Day 16 - sunlight in the garden

Day 16 - sunlight in the garden

It was one of those evenings. Mehdi, who is never sick, has been flattened by a bad chest infection. The toddler is also nursing a chest infection. The 6 year old was in a grumpy mood and wanted everyone else to join him there. After a frustrating half hour or so inside the house, I decided the 6 year old needed some fresh air and exercise. One of the huge selling points of this house for me was that it has a manageable garden. As much as I love apartment living, a balcony does not cut it as an 'outdoors' space for 2 little kids.

The 6 year old and I pulled on our gloves and headed into the garden to pull up some weeds.


Note, our level of gardening knowledge is on a par with house restoration and DIY - there is a lot more enthusiasm than expertise. Our gardening rules include:

  • Don't touch the jaggy plants.
  • Don't eat stuff without checking with a grown-up.
  • Don't pull up pretty things.

In my Heaneyesque childhood (where Drowning Kittens, Death, Turf Cutting and Potato Digging all featured strongly) I enjoyed picking blackberries much in the Heaney style. Along with my siblings, I'd gather jam jars full of blackberries, then mix in inedible berries and seeds to create a poisonous witch's brew in our Secret Den at the bottom of the garden, far from our parents' gaze. Our outdoors space was over an acre big - so my parents grew vegetables and potatoes (though how they managed this on top their full-time jobs as teachers and parents I have no idea). Our little patch of garden is generous for a city centre house - and more than enough for our horticultural ambitions.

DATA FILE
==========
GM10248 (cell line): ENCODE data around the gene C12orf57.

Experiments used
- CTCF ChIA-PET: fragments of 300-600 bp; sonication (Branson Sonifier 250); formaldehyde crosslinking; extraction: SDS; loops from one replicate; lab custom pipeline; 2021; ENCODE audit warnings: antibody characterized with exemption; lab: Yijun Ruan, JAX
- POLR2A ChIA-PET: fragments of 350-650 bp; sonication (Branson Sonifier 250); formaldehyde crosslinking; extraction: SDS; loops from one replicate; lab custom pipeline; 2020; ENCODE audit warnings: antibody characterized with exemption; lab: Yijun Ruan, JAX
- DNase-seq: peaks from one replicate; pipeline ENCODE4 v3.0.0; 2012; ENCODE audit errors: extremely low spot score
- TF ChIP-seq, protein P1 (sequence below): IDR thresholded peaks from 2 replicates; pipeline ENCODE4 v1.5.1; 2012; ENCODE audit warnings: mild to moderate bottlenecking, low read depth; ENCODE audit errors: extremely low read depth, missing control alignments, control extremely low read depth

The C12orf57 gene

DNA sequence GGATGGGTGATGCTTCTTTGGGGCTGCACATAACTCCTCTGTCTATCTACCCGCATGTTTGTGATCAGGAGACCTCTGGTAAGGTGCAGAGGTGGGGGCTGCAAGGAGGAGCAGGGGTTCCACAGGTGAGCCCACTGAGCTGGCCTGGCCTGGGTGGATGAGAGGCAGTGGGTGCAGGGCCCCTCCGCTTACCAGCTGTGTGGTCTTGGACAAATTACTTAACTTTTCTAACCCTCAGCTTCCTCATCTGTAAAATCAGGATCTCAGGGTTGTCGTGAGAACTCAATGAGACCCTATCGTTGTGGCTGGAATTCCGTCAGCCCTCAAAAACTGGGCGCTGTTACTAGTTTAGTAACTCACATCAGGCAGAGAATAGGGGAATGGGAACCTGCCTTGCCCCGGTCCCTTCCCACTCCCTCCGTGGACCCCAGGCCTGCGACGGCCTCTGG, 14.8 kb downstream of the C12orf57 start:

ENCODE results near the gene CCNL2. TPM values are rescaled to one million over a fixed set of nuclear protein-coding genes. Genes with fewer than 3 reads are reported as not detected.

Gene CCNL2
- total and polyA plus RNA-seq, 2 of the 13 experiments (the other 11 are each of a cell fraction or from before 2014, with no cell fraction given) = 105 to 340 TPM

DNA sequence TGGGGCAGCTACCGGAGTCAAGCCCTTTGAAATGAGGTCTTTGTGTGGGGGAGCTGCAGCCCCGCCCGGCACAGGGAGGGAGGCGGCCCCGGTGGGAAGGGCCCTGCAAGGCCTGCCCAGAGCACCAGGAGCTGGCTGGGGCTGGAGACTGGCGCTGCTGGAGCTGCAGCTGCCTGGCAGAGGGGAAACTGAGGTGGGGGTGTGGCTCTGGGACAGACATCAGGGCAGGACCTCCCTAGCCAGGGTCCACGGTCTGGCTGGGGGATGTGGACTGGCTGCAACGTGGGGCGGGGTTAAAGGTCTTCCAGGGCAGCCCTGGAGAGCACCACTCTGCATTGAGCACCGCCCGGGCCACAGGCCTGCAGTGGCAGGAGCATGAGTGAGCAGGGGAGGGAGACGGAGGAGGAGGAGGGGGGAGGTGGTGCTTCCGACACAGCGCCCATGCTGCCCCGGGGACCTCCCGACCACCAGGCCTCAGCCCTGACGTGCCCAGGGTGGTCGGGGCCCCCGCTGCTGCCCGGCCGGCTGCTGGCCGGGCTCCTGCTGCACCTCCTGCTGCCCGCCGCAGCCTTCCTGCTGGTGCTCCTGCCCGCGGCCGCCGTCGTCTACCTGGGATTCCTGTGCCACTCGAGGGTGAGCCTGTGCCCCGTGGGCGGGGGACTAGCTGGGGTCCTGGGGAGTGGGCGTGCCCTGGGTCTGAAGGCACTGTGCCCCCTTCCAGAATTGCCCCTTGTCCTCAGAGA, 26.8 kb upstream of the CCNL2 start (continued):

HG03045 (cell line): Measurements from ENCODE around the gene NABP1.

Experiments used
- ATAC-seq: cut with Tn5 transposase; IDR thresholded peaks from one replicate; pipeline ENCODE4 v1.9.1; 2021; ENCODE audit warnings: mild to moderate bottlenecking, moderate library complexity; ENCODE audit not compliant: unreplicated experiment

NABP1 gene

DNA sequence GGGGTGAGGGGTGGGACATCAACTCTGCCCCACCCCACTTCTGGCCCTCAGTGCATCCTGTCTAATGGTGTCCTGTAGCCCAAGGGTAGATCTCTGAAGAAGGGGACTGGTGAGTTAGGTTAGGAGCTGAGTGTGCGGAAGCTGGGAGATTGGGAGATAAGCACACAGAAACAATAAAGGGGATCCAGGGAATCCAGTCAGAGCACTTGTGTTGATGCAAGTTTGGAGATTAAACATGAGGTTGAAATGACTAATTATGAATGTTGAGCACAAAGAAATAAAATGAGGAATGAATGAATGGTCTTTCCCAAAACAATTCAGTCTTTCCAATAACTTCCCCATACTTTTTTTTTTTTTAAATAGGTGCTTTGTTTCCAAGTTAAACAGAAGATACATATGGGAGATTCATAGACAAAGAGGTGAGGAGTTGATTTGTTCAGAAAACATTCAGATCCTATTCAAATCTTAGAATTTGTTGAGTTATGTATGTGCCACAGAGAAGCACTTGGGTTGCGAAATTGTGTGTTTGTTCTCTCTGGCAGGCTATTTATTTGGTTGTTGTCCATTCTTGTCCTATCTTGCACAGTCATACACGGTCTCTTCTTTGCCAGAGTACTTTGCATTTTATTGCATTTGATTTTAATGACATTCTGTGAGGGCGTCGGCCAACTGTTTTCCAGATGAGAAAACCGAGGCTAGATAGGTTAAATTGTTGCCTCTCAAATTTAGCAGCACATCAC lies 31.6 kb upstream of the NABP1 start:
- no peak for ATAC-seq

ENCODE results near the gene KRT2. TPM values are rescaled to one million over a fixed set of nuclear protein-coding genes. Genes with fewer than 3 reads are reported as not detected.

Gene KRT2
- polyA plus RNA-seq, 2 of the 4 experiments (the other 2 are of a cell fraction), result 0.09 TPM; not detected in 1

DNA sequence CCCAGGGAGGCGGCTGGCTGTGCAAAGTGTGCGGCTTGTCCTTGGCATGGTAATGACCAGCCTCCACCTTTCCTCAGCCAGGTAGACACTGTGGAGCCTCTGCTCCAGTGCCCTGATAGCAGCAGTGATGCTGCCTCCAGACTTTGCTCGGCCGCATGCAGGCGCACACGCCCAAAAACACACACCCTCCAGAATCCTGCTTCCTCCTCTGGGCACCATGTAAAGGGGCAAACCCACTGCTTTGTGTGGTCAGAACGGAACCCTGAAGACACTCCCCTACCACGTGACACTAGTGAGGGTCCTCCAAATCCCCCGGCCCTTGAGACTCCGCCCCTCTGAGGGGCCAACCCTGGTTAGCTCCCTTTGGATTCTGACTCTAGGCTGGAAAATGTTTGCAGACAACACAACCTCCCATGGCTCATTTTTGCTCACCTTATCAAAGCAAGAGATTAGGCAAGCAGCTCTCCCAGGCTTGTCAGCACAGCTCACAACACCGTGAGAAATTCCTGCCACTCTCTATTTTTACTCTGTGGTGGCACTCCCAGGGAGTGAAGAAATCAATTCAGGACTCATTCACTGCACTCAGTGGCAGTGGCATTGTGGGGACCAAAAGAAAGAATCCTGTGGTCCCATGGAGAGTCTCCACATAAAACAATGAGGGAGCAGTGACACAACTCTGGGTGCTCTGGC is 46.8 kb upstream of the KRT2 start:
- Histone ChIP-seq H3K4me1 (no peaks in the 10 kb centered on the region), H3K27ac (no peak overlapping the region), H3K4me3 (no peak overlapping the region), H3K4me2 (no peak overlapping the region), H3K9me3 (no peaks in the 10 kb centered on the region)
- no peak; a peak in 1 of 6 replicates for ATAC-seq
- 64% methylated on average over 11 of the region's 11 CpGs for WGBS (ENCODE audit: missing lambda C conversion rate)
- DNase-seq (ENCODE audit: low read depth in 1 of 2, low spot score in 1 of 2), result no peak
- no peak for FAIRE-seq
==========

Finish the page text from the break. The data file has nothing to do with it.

Our first job will be to evict the brambles that have grown over half our garden - they are invasive and hurt. In the long term our plans are to plant the garden with things that are low maintenance and edible. My mother has some great rhubarb and blackcurrant bush cuttings to get us going - but we're a long way off from that. We'll have to first pull up the concrete flagstones that are covering much of the soil. We'll need to cut back the evergreens invading the garden from both neighbouring gardens. And we should of course spend a year watching this garden to learn what's already there.

We know we have a lilac tree - which is one of my favourite trees ever. It was in late bloom during our first viewing of the house.

Photo by Kelly Sikkema / Unsplash

And we discovered we have a little pear tree (that I suspect is not in the most favourable position for flowering and ripening fruit).

I'd love to add a magnolia tree for their blooms - but that might work better in the tiny front garden.

Close up of magnolia tree and magnolia flowers in Spring
Photo by Aaron Burden / Unsplash

Today, this little garden rescued our evening. Both boys ended up outside - the 2 year old pulling leaves off plants, the 6 year old working out his grumps in pulling up weeds and planning where he can dig his firepit, while Mehdi was briefly engaged in gardening as he was the only person tall enough to finish weeding our brickwork.

It was a satisfying, energising end to the day. And I hope that next year our guttering and pipework will be in a good enough condition to ensure that the only weeds we have to deal with will be in our garden.